Figure 1 with 1 supplement see all
Membrane deformation induced by nhTMEM16.

(A) nhTMEM16 is shown as a molecular surface (extracellular side up) colored by residue type (blue, basic; red, acidic; green, polar; white, nonpolar) in a phospholipid bilayer composed of POPC and POPS. The initial (t = 0) distribution of phospholipids is shown by the tan spheres representing lipid phosphorus atoms. At the end of the 1000-ns MD simulation, the average phospholipid phosphate density within 10 Å of the protein during the Ca2+-activated simulation is shown as an orange surface outlined by black lines that is contoured at 7.5% of the bulk phosphate density. Two different views (rotated by 90° around the membrane normal) are shown, with one of the aqueducts visible in the right panel. (B) Number of phosphorus atoms within 10 Å of the protein that enter the 25 Å- (blue curve) or 20 Å- (red curve) thick core region of the membrane, as defined by the blue and red areas in panel (C). (C) Distribution of phosphorus atoms along the membrane z axis at t = 0 (black curve), t = 80 ns (green curve, corresponding to vertical green bar in panel (B)), and t = 480 ns (orange curve, corresponding to vertical orange bar in panel (B)).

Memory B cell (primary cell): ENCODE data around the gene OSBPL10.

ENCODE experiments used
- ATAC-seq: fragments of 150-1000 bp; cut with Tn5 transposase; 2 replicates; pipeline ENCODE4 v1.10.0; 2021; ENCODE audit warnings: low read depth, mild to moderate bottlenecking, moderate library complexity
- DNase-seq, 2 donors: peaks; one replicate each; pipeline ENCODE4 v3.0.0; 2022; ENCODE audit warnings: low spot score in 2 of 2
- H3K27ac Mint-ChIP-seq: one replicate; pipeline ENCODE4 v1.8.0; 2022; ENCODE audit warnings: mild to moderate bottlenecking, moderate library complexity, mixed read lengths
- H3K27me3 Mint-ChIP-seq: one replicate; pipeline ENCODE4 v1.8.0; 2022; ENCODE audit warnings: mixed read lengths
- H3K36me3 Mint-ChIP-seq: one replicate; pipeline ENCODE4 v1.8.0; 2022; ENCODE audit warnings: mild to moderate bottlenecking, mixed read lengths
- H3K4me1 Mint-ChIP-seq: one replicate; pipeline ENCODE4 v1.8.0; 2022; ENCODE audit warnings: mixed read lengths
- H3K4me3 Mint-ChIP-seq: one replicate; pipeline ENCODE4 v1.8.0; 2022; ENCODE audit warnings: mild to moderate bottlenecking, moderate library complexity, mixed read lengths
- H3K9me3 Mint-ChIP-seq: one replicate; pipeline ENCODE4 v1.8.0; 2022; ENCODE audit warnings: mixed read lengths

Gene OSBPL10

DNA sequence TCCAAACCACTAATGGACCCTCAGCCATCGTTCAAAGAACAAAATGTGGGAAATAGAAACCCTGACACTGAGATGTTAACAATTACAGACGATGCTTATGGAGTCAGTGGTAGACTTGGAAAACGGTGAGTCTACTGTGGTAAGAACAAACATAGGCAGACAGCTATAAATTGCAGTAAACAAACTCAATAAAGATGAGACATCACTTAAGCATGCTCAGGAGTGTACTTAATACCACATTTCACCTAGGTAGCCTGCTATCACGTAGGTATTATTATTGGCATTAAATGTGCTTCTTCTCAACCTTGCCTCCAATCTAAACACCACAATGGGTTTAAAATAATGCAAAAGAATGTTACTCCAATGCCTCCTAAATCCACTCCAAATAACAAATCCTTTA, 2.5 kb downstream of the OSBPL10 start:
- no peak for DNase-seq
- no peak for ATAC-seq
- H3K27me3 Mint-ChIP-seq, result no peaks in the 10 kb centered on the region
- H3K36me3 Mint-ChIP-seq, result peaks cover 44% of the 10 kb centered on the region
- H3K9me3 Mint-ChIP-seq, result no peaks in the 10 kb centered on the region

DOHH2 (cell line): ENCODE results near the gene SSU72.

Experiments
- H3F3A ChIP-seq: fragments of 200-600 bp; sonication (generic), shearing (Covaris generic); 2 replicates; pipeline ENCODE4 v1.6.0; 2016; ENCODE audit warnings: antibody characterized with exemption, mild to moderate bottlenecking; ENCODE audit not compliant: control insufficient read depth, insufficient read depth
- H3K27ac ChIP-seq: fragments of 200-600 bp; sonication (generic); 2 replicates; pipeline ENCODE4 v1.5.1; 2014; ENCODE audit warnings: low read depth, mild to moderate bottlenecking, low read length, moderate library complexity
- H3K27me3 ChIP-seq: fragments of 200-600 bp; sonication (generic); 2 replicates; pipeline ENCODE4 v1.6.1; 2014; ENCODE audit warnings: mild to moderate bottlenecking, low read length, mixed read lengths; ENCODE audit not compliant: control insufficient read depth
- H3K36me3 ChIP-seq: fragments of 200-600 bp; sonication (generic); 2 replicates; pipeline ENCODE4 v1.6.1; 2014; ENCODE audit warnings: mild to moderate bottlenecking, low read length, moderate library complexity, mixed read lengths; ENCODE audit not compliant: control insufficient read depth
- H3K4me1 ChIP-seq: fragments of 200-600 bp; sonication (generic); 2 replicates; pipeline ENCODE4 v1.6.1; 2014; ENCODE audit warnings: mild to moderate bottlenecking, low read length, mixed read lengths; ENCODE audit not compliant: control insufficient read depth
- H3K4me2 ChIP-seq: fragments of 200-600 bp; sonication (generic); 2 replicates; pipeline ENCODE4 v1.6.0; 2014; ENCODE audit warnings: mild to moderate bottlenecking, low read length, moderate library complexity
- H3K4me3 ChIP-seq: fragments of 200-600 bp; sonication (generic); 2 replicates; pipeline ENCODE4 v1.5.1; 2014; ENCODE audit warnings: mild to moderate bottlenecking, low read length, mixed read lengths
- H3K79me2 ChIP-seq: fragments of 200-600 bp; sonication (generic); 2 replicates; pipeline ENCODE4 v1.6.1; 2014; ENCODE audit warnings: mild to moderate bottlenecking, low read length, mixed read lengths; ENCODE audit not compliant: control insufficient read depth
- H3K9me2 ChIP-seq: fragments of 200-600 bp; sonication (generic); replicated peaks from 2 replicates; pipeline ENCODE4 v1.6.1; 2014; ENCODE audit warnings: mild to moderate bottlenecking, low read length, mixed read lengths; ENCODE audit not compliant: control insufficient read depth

https://doi.org/10.7554/eLife.28671.002

The lipid translocation pathway

To gain a detailed description of lipid-protein interactions during scrambling, we characterized the behavior of lipids in the immediate proximity of the aqueduct. Spontaneous penetration of lipid head groups into the membrane interior along the aqueduct was observed, resulting in a continuous file of lipids connecting the outer and inner leaflets (Figure 2A middle and right panels; Figure 2—figure supplement 1). Each aqueduct contained an average of 3.3 phospholipid phosphates in its central 20 Å-thick core and accommodated up to six phosphates (Figure 2). During the last 500 ns of the simulation, the aqueduct was occupied by >4 phosphates ~40% of the time (Figure 2C). The structure had converged on a stable conformation after 150 ns of the simulation and exhibited a heavy-atom RMSD of 3.6 ± 0.4 Å for the transmembrane domains compared to the crystal structure.